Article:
Aziz confirmed Pakistan’s participation while talking to journalists in the federal capital.

The Heart of Asia conference will be held during the first week of December in Amritsar, India.

“We have started an effective campaign for the cause of self-determination of Kashmiri people,” said the foreign affairs adviser.

Aziz added that 56 countries condemned India’s heavy handed tactics in India-held Kashmir during a conference in Tashkent last week.

In comparison, India had pulled out of the Saarc summit in Islamabad which was scheduled to be held in November.

The announcement came amid growing tensions between the two nuclear-armed neighbours following the attack on an Indian army base in held Kashmir.

The Foreign Office, in its response after India’s withdrawal from the Saarc summit, termed the Indian announcement as unfortunate in an official statement released.
Soaring tensions

The Indian prime minister stepped up a drive to isolate Pakistan diplomatically after the Uri army base attack.

Hours after the attack occurred, Indian Home Minister Rajnath Singh termed Pakistan a ‘terrorist state’. India also accused Pakistan of involvement in the attack.

The Uri attack occurred days before Prime Minister Nawaz Sharif was set to address the United Nations General Assembly regarding Indian human rights violations in held Kashmir.

Following the attack, India claimed to have conducted a cross-border ‘surgical strike’ against ‘launch pads of terror’ in Azad Jammu and Kashmir ─ a claim Pakistan has strongly rejected.

Pakistan maintains India is attempting to divert the world’s attention away from ‘atrocities’ committed by government forces in India-held Kashmir.

Pakistan and India have locked horns over the Kashmir issue since Indian forces stepped up a crackdown against protesters after Hizbul Mujahideen commander Burhan Wani was killed by government forces in July.

BBC News – India’s ‘surgical strikes’ in Kashmir: Truth or illusion?

M Ilyas Khan

Pakistan-administered Kashmir, 23 October 2016. India made headlines in late September after carrying out “surgical strikes” on militants across the de-facto border in disputed Kashmir.

Days earlier insurgents had attacked an army base in Indian-administered Kashmir, killing 18 soldiers. Tensions spiked as India blamed Pakistan.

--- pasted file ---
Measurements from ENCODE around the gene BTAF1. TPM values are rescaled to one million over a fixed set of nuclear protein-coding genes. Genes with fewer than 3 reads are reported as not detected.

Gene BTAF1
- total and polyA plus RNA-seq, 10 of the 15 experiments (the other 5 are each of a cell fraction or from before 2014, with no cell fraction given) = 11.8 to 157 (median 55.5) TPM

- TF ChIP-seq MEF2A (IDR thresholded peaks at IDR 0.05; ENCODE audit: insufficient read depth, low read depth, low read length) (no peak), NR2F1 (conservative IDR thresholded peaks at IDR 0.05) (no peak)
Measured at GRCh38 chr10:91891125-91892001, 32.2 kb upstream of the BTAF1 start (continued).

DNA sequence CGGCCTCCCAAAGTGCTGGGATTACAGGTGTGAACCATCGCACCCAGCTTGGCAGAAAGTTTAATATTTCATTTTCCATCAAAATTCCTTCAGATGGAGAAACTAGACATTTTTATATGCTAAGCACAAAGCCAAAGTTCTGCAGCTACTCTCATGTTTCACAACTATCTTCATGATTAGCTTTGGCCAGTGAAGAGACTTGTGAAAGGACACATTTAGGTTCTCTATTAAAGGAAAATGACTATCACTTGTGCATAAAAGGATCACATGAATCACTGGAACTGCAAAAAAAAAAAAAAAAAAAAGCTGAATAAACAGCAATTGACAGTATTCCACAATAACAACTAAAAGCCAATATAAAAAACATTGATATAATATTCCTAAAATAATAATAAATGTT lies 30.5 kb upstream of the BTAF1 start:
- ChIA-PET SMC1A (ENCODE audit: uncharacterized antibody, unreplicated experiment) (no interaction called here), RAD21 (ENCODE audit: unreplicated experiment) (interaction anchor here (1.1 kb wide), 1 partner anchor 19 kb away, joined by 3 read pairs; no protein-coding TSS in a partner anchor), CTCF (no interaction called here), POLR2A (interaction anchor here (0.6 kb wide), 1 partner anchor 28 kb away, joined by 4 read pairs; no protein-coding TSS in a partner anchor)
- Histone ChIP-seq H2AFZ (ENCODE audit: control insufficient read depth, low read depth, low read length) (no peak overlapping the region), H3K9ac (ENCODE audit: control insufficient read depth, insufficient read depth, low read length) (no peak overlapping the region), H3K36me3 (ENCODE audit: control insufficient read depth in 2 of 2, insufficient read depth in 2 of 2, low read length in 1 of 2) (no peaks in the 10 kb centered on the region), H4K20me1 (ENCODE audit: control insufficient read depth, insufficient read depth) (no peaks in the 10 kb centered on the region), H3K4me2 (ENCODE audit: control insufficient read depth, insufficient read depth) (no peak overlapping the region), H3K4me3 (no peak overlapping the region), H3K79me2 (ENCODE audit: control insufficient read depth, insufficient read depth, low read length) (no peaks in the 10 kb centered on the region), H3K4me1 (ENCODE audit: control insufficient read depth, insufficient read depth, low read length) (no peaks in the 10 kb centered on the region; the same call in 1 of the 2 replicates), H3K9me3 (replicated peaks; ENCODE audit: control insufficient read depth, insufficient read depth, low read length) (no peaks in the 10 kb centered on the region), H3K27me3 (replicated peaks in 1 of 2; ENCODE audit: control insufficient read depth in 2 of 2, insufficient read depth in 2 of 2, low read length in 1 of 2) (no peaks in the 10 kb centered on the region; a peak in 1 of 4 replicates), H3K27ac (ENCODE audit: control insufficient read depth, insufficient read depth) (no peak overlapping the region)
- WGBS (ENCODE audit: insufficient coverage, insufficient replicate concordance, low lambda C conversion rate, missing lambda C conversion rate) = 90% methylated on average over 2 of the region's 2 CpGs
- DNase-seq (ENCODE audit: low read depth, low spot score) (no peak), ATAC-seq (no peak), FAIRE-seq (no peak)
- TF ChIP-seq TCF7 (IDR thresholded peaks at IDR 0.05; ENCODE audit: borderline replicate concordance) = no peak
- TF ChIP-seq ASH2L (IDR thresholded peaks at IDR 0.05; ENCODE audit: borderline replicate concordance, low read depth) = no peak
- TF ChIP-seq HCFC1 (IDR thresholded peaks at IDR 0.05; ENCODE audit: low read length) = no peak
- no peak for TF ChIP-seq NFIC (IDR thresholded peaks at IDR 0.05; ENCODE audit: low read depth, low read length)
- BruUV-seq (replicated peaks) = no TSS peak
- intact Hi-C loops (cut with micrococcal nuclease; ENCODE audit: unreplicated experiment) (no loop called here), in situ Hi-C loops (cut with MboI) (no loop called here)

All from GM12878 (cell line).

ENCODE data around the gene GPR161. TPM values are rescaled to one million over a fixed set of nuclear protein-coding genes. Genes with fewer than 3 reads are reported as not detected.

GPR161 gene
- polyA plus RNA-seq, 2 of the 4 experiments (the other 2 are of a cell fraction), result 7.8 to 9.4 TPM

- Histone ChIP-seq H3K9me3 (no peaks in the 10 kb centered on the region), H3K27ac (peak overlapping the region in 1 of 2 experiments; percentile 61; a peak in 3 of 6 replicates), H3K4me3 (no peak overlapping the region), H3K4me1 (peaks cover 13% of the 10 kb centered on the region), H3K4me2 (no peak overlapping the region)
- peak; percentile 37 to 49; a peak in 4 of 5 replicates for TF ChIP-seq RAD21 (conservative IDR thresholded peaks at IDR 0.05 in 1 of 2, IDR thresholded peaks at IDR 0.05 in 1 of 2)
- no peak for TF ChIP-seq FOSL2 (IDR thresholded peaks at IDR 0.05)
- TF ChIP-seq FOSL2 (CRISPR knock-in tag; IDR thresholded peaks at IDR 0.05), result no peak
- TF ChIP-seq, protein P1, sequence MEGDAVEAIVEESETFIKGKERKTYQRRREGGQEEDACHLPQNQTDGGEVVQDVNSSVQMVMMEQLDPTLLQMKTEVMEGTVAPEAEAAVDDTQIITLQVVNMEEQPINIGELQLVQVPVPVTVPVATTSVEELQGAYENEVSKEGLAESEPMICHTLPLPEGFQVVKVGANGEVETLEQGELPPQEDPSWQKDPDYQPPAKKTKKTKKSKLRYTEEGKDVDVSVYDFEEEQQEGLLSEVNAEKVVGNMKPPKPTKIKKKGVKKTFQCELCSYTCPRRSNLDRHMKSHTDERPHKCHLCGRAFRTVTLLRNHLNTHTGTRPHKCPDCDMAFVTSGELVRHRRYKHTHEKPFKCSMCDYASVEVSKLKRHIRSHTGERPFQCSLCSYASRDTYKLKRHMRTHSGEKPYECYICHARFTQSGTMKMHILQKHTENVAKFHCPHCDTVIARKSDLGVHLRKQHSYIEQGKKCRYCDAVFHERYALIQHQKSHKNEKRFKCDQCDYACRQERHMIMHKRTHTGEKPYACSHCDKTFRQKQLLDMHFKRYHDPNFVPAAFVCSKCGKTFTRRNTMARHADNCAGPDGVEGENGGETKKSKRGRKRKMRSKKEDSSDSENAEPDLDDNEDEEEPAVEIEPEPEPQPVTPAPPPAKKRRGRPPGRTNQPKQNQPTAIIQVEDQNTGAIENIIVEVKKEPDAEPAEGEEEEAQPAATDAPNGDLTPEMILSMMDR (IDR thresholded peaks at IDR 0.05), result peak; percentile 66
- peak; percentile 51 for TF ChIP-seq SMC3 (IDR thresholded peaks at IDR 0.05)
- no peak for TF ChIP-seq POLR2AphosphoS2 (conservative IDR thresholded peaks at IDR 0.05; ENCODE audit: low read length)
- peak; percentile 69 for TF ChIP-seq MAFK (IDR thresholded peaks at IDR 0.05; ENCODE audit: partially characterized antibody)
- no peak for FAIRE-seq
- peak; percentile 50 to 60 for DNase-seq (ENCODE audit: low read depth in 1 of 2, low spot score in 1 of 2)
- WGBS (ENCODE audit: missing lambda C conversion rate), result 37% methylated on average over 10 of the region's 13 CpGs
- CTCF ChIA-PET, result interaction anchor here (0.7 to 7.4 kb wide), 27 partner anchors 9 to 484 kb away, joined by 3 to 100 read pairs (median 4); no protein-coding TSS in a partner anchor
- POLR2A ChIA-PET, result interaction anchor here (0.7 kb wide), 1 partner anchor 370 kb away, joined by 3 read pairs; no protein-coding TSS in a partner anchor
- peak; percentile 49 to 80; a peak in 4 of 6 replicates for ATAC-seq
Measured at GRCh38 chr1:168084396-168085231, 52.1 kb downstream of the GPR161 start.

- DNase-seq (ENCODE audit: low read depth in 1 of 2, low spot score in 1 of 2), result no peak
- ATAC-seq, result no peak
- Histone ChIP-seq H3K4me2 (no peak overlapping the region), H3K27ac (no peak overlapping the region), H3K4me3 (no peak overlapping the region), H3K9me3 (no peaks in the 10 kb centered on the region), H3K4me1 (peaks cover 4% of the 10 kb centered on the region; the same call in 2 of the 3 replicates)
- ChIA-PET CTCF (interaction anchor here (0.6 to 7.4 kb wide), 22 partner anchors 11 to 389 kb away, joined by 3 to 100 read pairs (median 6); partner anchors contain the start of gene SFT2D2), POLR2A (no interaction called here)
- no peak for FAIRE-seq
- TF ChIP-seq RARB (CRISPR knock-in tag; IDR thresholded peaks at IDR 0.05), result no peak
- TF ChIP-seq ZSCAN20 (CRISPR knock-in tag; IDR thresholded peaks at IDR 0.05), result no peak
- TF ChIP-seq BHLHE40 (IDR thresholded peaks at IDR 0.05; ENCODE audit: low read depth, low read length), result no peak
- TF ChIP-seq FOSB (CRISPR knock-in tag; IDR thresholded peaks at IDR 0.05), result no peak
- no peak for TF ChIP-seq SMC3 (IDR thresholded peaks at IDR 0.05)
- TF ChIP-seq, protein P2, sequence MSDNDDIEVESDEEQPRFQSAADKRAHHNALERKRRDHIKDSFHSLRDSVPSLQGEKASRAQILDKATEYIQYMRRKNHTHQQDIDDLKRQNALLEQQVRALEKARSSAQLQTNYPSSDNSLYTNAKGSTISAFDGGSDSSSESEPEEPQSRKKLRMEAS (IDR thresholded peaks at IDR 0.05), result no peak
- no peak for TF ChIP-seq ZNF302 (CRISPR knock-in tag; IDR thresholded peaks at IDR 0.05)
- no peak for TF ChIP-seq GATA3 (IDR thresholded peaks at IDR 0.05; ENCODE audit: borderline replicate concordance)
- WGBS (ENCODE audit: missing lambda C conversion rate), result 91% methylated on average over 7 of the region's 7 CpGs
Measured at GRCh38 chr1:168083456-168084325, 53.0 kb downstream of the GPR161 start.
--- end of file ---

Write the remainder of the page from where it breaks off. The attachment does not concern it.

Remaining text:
Supporters of the Indian government said the army’s strikes had taught Pakistan a long-awaited lesson, but Islamabad dismissed the reports as an “illusion”. The BBC’s M Ilyas Khan visited the border area to find out what actually happened.

Despite the use of the term “surgical strikes”, the Indians definitely did not airdrop commandos to hit “launching pads of militants” inside Pakistani-held territory, or conduct ground assaults deep into the Pakistan-administered side.

But they did cross the Line of Control (LoC), in some cases by more than a kilometre, to hit nearby Pakistani border posts.

Police officials on the Pakistani side privately concede that such a ground assault did occur in the Madarpur-Titrinot region of Poonch sector, west of Srinagar, where a Pakistani post was destroyed and one soldier killed.

In Leepa valley to the north, locals said that the Indians crossed the LoC and set up their guns on ridges directly overlooking the village of Mundakali.

A Pakistani border post located at some distance east of the village was hit. Two other posts higher up in the mountains were also hit. At least four Pakistani soldiers were injured in the attack, which lasted from 05:00am until 8:00am, locals said.

A similar advance by the Indians in the Dudhnial area of Neelum valley further north was beaten back by the Pakistanis. At least one Pakistani soldier was injured, reports of a dead soldier could not be independently verified by the BBC.